Natural disasters: Expectations and political response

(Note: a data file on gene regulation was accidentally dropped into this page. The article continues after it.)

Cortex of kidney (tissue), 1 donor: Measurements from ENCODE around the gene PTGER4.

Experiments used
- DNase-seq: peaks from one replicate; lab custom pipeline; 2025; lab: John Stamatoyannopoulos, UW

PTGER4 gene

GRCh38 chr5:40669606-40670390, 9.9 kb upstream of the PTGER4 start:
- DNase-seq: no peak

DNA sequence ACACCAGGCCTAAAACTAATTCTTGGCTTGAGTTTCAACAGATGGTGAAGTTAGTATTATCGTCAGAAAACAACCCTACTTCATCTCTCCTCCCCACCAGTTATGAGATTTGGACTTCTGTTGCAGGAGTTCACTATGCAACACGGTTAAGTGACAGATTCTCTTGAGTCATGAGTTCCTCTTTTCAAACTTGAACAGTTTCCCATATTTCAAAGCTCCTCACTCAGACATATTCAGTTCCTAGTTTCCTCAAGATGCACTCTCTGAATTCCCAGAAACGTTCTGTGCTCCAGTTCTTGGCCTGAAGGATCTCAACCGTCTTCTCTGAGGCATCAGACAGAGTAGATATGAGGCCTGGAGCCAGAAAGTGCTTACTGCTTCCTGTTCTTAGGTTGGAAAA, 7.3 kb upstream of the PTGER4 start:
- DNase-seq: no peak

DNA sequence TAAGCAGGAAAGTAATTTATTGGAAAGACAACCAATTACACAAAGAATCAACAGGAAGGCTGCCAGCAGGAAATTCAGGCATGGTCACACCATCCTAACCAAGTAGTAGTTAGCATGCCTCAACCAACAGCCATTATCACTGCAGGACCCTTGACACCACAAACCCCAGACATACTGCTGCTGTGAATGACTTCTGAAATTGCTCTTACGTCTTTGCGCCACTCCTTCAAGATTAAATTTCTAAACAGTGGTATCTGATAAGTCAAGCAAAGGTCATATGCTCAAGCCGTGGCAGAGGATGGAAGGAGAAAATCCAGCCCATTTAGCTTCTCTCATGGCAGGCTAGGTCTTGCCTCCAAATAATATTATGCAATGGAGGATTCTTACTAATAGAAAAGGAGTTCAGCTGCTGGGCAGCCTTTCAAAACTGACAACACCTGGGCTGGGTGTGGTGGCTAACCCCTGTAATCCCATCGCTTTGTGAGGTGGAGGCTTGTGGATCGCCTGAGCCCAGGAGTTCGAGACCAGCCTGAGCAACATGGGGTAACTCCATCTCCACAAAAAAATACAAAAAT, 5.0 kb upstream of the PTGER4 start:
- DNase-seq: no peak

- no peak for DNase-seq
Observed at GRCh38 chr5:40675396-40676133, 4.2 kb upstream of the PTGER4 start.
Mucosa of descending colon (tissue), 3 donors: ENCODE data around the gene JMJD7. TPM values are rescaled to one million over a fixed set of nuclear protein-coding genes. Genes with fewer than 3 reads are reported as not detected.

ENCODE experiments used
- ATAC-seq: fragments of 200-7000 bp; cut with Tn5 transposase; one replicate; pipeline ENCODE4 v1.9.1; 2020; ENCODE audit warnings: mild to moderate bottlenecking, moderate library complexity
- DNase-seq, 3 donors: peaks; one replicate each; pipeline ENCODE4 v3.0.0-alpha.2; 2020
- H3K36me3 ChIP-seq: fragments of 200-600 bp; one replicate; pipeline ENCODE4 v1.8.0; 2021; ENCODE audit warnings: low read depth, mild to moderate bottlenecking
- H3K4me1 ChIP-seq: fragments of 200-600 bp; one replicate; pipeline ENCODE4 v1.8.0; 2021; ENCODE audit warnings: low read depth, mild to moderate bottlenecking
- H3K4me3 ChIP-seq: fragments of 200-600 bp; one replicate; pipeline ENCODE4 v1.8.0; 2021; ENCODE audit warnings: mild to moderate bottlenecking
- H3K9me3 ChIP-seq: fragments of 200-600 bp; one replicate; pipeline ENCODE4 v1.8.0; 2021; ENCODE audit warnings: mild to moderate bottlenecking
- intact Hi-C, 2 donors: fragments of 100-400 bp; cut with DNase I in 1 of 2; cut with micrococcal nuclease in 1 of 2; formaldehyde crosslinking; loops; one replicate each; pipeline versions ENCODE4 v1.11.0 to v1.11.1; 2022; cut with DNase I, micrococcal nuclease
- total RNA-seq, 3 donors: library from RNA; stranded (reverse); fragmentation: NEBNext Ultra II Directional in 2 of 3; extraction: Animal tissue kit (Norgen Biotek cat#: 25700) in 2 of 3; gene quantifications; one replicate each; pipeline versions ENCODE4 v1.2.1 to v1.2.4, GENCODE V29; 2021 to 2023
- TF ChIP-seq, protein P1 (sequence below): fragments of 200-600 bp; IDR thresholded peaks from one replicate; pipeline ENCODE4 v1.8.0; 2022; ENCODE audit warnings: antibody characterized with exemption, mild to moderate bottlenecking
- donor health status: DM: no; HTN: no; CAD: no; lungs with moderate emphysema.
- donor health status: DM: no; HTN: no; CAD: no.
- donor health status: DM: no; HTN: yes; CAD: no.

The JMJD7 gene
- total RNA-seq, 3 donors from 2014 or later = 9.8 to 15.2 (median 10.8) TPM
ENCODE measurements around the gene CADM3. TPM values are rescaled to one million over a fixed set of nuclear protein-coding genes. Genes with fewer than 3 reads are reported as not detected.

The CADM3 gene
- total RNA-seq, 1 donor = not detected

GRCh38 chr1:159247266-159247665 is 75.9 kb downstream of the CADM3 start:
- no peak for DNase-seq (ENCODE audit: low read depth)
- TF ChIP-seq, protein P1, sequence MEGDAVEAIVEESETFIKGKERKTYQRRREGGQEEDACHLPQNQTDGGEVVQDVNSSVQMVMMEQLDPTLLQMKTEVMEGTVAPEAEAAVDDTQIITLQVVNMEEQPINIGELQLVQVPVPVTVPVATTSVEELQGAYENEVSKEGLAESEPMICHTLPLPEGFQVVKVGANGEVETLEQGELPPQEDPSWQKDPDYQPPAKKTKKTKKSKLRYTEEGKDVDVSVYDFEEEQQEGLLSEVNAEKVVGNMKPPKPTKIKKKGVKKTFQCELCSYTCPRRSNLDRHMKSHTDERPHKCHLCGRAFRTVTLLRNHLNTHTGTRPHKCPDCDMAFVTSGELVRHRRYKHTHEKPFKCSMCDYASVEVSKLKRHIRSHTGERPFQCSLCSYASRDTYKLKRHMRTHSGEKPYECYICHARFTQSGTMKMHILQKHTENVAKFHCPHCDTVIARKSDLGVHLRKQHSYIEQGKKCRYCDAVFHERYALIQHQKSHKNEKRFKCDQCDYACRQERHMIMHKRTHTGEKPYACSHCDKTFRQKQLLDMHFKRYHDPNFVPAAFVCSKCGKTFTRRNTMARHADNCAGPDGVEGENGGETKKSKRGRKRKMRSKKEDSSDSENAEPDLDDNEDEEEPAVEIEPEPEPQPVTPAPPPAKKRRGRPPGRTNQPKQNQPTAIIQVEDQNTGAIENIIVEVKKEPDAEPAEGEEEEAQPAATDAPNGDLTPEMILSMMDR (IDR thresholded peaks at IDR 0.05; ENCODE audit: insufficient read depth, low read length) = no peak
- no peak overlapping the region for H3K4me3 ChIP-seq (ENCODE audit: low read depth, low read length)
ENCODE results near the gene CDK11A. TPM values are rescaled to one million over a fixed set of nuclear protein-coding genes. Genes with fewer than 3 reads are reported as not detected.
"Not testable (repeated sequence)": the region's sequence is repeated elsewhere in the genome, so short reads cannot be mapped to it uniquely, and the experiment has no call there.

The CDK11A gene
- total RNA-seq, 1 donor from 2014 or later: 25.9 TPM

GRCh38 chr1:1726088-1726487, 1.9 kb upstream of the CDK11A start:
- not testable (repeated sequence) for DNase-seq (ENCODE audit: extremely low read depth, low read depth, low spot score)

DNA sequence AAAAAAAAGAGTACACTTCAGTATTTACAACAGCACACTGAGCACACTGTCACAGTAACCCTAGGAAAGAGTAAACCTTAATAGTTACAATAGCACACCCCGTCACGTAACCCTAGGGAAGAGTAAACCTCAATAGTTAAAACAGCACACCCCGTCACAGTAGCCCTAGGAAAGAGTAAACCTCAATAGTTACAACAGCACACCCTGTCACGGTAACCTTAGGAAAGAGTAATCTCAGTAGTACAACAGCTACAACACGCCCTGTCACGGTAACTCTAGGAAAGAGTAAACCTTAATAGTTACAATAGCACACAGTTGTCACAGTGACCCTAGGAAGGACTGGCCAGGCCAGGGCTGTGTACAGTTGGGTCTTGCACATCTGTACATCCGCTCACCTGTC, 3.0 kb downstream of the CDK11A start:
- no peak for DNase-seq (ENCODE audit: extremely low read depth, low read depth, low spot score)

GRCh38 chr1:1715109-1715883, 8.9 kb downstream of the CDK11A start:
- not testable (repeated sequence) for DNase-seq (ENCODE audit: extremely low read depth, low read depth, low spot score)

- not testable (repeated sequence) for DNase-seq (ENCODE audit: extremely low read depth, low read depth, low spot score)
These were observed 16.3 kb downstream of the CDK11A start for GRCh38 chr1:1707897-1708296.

Natural disasters - such as hurricanes, floods, and tsunamis - are often used as an impetus for massive policy shifts and redistribution of state resources. Often, sudden changes of government expenditure may contribute to public frustration, particularly when a state’s response to an emergency is seen as ineffective. Indeed, a commonly cited cause for public protest activity is poor state response to natural disasters. However, analysis demonstrates that even far-reaching political responses to natural disasters often provoke violent demonstrations, indicating that promises made during high-level visits in affected areas raise expectations among natural disaster victims. If those expectations are not then met, discontent can trigger episodes of riots and protest – regardless of the rapidity or quality of the response.Thus, ‘band-aid’ policy fixes are not enough to reduce riot and protest events in the aftermath of natural disasters: consistently inclusive and sustainable policies are required to effectively reduce those events.More.